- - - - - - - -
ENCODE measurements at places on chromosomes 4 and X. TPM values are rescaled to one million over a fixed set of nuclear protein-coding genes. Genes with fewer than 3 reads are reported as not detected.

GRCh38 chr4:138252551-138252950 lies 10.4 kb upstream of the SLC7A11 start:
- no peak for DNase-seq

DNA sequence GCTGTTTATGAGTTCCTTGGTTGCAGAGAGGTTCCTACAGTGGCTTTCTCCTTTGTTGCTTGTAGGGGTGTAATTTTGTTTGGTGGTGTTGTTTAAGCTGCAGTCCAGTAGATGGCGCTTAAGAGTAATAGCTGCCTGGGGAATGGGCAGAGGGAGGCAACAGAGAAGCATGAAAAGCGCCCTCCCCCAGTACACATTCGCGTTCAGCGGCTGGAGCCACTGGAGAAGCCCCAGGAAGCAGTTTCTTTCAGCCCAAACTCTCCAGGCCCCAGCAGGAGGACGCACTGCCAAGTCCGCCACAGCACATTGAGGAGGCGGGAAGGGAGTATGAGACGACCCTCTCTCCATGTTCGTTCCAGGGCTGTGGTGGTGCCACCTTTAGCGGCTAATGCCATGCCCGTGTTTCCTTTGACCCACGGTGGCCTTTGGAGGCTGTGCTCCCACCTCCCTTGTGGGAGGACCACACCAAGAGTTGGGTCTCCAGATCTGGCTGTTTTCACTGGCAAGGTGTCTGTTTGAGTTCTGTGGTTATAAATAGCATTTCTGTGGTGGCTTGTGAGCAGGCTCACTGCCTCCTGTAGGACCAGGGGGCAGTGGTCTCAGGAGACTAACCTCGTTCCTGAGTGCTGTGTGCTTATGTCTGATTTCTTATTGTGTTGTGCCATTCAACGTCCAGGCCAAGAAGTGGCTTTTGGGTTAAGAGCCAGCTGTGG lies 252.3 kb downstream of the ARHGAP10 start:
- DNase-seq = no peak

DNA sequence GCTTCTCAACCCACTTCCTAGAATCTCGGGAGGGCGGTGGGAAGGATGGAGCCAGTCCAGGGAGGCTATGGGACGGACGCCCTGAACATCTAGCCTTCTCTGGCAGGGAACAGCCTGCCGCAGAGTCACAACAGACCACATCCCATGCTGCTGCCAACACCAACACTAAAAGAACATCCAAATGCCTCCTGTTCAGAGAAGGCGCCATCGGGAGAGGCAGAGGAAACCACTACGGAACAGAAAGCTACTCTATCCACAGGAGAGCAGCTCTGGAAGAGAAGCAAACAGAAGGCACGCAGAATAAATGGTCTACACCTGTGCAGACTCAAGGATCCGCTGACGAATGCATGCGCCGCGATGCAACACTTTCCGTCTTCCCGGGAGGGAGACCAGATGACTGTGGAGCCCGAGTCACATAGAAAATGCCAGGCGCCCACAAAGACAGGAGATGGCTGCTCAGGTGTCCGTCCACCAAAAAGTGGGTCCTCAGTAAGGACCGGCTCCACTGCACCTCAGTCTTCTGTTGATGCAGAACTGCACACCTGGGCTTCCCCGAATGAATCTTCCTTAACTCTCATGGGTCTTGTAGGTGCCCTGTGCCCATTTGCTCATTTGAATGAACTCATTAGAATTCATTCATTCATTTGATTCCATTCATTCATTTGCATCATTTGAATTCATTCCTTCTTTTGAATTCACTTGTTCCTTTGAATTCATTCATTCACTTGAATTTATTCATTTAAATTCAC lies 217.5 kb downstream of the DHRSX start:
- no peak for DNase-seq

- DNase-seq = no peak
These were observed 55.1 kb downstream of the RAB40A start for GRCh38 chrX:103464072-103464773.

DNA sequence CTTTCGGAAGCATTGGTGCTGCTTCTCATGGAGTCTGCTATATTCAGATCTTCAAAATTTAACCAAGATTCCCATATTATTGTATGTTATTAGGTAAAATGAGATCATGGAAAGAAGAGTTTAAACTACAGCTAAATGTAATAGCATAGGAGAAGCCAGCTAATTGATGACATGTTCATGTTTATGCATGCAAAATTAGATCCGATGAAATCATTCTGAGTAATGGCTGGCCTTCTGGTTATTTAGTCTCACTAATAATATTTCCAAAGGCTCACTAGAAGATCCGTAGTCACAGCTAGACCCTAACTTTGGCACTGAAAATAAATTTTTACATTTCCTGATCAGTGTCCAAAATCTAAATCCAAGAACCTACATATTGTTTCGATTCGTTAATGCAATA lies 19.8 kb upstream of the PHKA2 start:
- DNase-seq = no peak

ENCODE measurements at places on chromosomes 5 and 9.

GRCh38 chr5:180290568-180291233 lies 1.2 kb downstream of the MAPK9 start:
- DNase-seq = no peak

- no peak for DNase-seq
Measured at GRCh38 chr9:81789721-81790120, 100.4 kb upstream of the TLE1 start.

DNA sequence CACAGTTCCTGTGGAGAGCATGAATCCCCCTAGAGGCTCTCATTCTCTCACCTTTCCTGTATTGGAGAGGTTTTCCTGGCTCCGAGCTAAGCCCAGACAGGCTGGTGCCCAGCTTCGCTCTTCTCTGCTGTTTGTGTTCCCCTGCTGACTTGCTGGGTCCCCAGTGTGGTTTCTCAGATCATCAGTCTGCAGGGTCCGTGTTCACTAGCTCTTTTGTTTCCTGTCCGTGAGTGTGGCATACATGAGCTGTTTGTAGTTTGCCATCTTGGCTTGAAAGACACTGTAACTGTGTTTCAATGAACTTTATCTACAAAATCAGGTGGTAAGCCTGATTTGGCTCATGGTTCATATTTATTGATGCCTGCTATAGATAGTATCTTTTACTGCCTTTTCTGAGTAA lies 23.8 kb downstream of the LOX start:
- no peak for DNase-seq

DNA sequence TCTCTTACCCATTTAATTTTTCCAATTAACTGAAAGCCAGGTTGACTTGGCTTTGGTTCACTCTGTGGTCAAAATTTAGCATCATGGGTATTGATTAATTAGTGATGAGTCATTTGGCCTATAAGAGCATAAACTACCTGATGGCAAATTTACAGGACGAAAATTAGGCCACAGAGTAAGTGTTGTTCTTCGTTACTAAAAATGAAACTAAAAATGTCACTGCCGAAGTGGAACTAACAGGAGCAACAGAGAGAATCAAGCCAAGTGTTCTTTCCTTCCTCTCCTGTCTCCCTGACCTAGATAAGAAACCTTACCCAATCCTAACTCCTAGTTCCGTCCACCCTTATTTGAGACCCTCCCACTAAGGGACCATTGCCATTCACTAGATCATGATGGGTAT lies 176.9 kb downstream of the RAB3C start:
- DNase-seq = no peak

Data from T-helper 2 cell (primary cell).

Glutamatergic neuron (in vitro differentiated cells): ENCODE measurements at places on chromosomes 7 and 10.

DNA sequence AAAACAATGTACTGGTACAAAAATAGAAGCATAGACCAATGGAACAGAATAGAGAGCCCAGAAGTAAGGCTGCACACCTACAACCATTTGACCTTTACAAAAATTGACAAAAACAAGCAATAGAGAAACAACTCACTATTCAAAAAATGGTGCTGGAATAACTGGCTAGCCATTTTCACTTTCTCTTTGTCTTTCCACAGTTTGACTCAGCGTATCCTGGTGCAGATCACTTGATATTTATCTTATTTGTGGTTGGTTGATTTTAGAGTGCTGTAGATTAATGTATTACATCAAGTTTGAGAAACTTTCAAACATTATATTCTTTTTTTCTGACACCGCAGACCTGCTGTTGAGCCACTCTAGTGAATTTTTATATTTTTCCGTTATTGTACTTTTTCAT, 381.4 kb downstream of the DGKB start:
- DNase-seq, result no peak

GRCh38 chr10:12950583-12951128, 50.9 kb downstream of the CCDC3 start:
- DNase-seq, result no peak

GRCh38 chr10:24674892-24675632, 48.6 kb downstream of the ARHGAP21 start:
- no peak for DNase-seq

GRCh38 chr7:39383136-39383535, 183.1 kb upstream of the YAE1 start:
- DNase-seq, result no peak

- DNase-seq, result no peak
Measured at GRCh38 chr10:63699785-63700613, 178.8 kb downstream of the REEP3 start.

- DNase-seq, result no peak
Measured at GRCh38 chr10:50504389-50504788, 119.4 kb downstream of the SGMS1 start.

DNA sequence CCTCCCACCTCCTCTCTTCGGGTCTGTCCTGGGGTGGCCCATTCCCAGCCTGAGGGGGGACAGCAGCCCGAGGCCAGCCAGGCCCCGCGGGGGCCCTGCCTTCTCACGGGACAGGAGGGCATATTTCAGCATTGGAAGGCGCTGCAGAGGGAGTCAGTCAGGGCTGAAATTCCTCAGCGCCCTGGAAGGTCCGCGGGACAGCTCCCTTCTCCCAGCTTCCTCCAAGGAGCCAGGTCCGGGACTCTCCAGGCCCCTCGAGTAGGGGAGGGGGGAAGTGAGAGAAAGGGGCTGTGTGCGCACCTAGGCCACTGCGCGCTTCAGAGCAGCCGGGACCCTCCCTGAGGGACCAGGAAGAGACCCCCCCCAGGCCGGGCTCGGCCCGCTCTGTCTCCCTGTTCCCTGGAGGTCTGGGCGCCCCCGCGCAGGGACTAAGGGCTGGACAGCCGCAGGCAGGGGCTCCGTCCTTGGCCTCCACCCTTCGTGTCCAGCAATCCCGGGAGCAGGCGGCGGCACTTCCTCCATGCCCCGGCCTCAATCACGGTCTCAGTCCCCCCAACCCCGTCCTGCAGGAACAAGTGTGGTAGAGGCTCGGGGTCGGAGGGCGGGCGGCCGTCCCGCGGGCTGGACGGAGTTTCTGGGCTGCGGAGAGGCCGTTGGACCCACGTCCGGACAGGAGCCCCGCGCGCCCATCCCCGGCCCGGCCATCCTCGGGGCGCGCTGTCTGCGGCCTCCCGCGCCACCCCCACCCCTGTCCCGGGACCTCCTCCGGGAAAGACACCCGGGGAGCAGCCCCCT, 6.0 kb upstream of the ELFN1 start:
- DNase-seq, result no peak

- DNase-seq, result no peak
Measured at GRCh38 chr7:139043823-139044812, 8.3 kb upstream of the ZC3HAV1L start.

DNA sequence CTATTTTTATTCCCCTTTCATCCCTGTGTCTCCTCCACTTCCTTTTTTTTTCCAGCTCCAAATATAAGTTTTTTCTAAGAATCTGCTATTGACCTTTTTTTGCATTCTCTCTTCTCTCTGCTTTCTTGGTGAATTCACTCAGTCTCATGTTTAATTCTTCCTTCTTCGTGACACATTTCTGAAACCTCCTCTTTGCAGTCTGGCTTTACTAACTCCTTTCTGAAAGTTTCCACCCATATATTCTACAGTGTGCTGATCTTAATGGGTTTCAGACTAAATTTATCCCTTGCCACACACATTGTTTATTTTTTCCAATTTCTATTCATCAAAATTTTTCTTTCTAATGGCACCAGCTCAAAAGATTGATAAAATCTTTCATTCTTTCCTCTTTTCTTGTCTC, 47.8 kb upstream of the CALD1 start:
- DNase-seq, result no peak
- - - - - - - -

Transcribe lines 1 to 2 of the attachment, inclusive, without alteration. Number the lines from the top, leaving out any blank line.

ENCODE measurements at places on chromosomes 4 and X. TPM values are rescaled to one million over a fixed set of nuclear protein-coding genes. Genes with fewer than 3 reads are reported as not detected.

GRCh38 chr4:138252551-138252950 lies 10.4 kb upstream of the SLC7A11 start: